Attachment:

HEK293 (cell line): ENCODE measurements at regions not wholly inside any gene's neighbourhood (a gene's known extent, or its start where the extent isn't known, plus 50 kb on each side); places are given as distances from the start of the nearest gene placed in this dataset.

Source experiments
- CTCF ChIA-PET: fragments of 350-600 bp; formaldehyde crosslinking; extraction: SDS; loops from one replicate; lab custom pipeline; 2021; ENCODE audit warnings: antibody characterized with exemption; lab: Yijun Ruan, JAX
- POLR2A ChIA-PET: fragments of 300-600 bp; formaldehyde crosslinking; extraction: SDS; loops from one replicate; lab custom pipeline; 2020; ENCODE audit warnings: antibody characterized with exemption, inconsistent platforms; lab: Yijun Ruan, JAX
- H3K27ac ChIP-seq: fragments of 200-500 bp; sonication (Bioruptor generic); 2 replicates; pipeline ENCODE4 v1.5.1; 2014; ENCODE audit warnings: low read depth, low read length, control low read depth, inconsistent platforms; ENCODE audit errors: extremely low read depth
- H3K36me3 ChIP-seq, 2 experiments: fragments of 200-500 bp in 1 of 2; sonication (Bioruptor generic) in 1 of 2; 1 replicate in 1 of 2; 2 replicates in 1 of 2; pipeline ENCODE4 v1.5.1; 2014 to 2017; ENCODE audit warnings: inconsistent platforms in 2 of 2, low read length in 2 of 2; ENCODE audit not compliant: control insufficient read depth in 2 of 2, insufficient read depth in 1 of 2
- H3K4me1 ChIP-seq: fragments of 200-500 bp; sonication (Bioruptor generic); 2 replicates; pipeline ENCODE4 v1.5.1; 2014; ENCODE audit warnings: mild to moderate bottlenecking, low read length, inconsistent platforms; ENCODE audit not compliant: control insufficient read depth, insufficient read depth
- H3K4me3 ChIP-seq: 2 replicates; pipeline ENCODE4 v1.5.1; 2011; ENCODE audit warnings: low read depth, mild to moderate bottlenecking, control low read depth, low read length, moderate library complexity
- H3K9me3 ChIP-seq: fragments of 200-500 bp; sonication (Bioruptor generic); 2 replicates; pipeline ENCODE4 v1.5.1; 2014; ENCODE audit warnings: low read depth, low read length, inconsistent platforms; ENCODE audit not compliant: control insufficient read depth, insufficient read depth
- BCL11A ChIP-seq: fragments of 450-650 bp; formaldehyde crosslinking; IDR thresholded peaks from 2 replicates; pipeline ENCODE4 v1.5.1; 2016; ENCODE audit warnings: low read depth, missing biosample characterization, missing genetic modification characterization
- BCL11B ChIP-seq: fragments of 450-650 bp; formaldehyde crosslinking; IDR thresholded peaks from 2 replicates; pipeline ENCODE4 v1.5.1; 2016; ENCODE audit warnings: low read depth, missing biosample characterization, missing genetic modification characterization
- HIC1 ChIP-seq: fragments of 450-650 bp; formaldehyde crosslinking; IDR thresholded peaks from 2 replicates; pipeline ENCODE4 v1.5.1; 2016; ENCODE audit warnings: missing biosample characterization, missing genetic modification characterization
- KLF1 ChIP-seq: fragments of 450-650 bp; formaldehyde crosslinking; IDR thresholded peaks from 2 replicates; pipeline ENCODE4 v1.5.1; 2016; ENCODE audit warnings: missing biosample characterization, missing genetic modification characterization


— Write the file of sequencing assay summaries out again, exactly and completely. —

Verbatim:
HEK293 (cell line): ENCODE measurements at regions not wholly inside any gene's neighbourhood (a gene's known extent, or its start where the extent isn't known, plus 50 kb on each side); places are given as distances from the start of the nearest gene placed in this dataset.

Source experiments
- CTCF ChIA-PET: fragments of 350-600 bp; formaldehyde crosslinking; extraction: SDS; loops from one replicate; lab custom pipeline; 2021; ENCODE audit warnings: antibody characterized with exemption; lab: Yijun Ruan, JAX
- POLR2A ChIA-PET: fragments of 300-600 bp; formaldehyde crosslinking; extraction: SDS; loops from one replicate; lab custom pipeline; 2020; ENCODE audit warnings: antibody characterized with exemption, inconsistent platforms; lab: Yijun Ruan, JAX
- H3K27ac ChIP-seq: fragments of 200-500 bp; sonication (Bioruptor generic); 2 replicates; pipeline ENCODE4 v1.5.1; 2014; ENCODE audit warnings: low read depth, low read length, control low read depth, inconsistent platforms; ENCODE audit errors: extremely low read depth
- H3K36me3 ChIP-seq, 2 experiments: fragments of 200-500 bp in 1 of 2; sonication (Bioruptor generic) in 1 of 2; 1 replicate in 1 of 2; 2 replicates in 1 of 2; pipeline ENCODE4 v1.5.1; 2014 to 2017; ENCODE audit warnings: inconsistent platforms in 2 of 2, low read length in 2 of 2; ENCODE audit not compliant: control insufficient read depth in 2 of 2, insufficient read depth in 1 of 2
- H3K4me1 ChIP-seq: fragments of 200-500 bp; sonication (Bioruptor generic); 2 replicates; pipeline ENCODE4 v1.5.1; 2014; ENCODE audit warnings: mild to moderate bottlenecking, low read length, inconsistent platforms; ENCODE audit not compliant: control insufficient read depth, insufficient read depth
- H3K4me3 ChIP-seq: 2 replicates; pipeline ENCODE4 v1.5.1; 2011; ENCODE audit warnings: low read depth, mild to moderate bottlenecking, control low read depth, low read length, moderate library complexity
- H3K9me3 ChIP-seq: fragments of 200-500 bp; sonication (Bioruptor generic); 2 replicates; pipeline ENCODE4 v1.5.1; 2014; ENCODE audit warnings: low read depth, low read length, inconsistent platforms; ENCODE audit not compliant: control insufficient read depth, insufficient read depth
- BCL11A ChIP-seq: fragments of 450-650 bp; formaldehyde crosslinking; IDR thresholded peaks from 2 replicates; pipeline ENCODE4 v1.5.1; 2016; ENCODE audit warnings: low read depth, missing biosample characterization, missing genetic modification characterization
- BCL11B ChIP-seq: fragments of 450-650 bp; formaldehyde crosslinking; IDR thresholded peaks from 2 replicates; pipeline ENCODE4 v1.5.1; 2016; ENCODE audit warnings: low read depth, missing biosample characterization, missing genetic modification characterization
- HIC1 ChIP-seq: fragments of 450-650 bp; formaldehyde crosslinking; IDR thresholded peaks from 2 replicates; pipeline ENCODE4 v1.5.1; 2016; ENCODE audit warnings: missing biosample characterization, missing genetic modification characterization
- KLF1 ChIP-seq: fragments of 450-650 bp; formaldehyde crosslinking; IDR thresholded peaks from 2 replicates; pipeline ENCODE4 v1.5.1; 2016; ENCODE audit warnings: missing biosample characterization, missing genetic modification characterization